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18 hours ago, Mismoyled Jiblet. said:

As Bristol pointed out, they aren't as stupid as ours. our moron in chief is taxing everyone else to regenerate a golden age that never was; everyone else is just taxing us. Example: The US taxes all imported steel & aluminum, Canada taxes steel & aluminum imported from the US. I, the US consumer, am going to pay more for my tool steel imported from France. The Canadian customer isn't.

Canada taxes Canadian consumers if they import from the US. That's not "just taxing us." It's taxing their own people and making it possible for domestic and international producers to reduce quality, raise prices, and remain competitive in Canada. So that's what will happen.

Reduced quality at higher prices are not a good result but they're what tariffs yield. And no, it's not just a US thing.

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Tom, what I see happening in Canada now is that consumers are looking for every opportunity to buy products not made in the US, not just the things covered by tariffs. In some cases, and ideally, this means buying Canadian but if a Canadian product is not available then they are looking for other sources, principally EU or China. In the short term these options may be limited because previously US products had a comparative advantage. The longer this goes on the more options will become available. What Trump has done is poison as close and trusting an international relationship as there was in the world - and to what benefit. America First is likely become America Alone.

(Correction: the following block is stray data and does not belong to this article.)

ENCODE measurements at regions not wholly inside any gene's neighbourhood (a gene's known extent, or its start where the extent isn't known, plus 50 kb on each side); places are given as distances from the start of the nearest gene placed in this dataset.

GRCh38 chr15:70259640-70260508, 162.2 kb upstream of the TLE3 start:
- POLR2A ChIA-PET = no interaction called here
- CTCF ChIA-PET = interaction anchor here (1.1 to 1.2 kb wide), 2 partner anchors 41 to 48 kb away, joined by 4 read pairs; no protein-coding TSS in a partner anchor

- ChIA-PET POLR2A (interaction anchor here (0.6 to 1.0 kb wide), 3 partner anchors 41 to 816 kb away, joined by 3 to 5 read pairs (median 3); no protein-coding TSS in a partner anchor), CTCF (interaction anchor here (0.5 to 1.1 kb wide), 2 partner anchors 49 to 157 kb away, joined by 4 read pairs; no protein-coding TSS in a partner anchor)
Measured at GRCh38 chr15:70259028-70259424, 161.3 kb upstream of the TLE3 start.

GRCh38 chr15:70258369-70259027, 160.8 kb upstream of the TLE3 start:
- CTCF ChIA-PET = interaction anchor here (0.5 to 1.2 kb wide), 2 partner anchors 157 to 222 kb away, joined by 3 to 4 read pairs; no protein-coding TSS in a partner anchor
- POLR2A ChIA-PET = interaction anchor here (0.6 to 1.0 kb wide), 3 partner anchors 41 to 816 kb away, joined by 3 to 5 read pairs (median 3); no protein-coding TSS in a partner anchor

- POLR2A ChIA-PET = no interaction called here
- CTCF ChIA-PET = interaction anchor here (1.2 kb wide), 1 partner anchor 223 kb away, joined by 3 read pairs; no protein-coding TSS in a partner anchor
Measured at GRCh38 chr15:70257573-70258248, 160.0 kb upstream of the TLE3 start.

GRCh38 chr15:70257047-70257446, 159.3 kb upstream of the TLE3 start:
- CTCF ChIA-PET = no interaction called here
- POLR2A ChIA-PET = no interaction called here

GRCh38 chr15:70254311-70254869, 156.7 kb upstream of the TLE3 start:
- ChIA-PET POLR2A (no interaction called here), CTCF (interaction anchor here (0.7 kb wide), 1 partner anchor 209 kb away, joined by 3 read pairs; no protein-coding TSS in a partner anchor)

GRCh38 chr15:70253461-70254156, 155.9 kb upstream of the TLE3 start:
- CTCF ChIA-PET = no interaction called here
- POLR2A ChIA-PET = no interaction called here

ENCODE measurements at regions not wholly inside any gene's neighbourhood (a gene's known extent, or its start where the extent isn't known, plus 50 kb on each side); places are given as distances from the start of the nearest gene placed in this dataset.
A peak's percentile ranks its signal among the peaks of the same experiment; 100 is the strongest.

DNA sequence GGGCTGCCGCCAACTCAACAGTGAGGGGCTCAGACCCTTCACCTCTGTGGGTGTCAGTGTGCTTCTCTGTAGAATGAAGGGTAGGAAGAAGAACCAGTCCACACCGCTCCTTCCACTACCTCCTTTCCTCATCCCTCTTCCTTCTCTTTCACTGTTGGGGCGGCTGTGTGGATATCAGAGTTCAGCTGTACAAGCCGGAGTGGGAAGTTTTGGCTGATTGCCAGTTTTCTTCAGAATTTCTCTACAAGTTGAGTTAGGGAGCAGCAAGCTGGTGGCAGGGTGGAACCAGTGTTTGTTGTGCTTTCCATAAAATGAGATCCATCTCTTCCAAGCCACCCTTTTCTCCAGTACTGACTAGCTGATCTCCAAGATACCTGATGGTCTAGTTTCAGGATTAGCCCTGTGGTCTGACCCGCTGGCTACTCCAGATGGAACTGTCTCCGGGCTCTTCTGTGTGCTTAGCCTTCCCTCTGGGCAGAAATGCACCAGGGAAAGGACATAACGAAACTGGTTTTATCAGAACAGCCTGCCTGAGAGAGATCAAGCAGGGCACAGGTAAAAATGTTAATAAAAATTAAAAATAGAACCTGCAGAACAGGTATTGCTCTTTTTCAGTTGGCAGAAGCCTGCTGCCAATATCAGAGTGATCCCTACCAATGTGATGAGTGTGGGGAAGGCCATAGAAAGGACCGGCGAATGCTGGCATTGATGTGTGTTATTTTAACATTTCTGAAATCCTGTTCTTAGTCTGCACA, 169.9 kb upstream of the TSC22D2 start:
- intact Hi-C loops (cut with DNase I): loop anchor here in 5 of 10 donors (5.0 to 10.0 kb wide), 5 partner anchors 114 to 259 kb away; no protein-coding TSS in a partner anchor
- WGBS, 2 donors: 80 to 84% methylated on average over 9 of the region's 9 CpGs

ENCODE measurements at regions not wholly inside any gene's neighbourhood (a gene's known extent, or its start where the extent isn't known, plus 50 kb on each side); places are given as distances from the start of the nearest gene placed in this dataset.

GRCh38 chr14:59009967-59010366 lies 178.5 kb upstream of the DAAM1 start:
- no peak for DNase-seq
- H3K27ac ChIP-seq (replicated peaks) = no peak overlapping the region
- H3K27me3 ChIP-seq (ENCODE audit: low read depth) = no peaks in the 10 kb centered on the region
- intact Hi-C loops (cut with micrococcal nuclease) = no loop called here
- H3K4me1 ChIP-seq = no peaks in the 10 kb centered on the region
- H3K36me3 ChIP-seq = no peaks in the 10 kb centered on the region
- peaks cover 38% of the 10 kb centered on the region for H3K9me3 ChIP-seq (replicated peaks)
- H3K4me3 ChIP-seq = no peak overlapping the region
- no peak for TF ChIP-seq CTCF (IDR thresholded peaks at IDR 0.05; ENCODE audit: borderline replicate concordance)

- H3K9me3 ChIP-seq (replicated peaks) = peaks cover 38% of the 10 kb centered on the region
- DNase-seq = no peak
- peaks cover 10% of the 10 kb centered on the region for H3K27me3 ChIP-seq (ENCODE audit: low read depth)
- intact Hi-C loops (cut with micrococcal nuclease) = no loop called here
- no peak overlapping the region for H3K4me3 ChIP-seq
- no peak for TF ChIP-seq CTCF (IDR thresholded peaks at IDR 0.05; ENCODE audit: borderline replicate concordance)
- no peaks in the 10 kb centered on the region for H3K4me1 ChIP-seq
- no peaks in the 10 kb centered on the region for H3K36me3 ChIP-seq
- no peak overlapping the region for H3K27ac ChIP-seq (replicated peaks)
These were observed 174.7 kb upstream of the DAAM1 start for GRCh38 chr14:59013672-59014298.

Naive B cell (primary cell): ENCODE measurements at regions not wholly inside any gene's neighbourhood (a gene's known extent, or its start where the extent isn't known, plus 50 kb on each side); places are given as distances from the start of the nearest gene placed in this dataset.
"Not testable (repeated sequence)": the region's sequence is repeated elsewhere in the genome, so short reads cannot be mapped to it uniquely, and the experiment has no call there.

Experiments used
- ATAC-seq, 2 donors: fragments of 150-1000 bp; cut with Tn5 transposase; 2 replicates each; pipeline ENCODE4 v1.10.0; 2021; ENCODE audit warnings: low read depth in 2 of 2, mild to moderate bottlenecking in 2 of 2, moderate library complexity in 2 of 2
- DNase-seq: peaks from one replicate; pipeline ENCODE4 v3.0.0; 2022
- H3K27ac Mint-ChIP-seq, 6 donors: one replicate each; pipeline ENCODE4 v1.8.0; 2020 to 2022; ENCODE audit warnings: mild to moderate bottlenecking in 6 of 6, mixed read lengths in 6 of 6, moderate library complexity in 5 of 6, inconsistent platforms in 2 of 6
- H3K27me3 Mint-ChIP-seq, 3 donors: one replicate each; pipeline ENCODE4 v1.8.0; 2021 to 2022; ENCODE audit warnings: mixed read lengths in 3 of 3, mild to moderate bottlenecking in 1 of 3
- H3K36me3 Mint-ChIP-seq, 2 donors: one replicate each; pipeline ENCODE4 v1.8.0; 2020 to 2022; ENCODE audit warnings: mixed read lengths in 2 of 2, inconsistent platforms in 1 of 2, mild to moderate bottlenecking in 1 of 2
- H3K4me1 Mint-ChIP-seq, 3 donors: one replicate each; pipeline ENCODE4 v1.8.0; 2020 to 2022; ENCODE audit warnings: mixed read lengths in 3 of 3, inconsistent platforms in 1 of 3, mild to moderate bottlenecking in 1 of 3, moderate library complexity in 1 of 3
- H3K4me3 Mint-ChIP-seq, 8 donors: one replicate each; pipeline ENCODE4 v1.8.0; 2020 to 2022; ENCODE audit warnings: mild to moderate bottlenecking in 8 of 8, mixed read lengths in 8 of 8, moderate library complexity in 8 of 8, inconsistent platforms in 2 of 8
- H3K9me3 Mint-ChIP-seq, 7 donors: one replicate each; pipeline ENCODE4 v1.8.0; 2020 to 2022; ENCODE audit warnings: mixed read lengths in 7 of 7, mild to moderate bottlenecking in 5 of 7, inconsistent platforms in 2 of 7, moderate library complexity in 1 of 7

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4 hours ago, Uncooperative Tom said:

Canada taxes Canadian consumers if they import from the US. That's not "just taxing us." It's taxing their own people and making it possible for domestic and international producers to reduce quality, raise prices, and remain competitive in Canada. So that's what will happen.

Reduced quality at higher prices are not a good result but they're what tariffs yield. And no, it's not just a US thing.

I don't think you get it.  America is not the only source for goods.  All that happens is that the Chinese built Opti is bought over the American made one because the same unit is the same specification and cheaper.  The Danish and Dutch made Optis make sure that there is competition.  There will not be higher prices and lower quality because the US is not the only source.  And let's face it, if the bourbon is expensive, it either drives it to compete in the luxury market of Single Malt or one buys Rye.

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4 hours ago, Uncooperative Tom said:

Canada taxes Canadian consumers if they import from the US. That's not "just taxing us." It's taxing their own people and making it possible for domestic and international producers to reduce quality, raise prices, and remain competitive in Canada. So that's what will happen.

Reduced quality at higher prices are not a good result but they're what tariffs yield. And no, it's not just a US thing.

You seem to be stridently missing the dynamic of this situation. It's still free trade, or the same trade they had, for everyone else in the world. The US just opted out of it. This hasn't ignited - as far as I can see - a global trade war as much as a "global against the usa" trade war.

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22 minutes ago, Laker said:

I don't think you get it.  America is not the only source for goods.  All that happens is that the Chinese built Opti is bought over the American made one because the same unit is the same specification and cheaper.  The Danish and Dutch made Optis make sure that there is competition.  There will not be higher prices and lower quality because the US is not the only source.  And let's face it, if the bourbon is expensive, it either drives it to compete in the luxury market of Single Malt or one buys Rye.

I think more competition leads to lower prices and better quality. Eliminating a major competitor through taxation would thus lead to...fewer competitors. More is better.

A tariff targeting only the US is not as stupid as one targeting all imports, but "less stupid" is still stupid.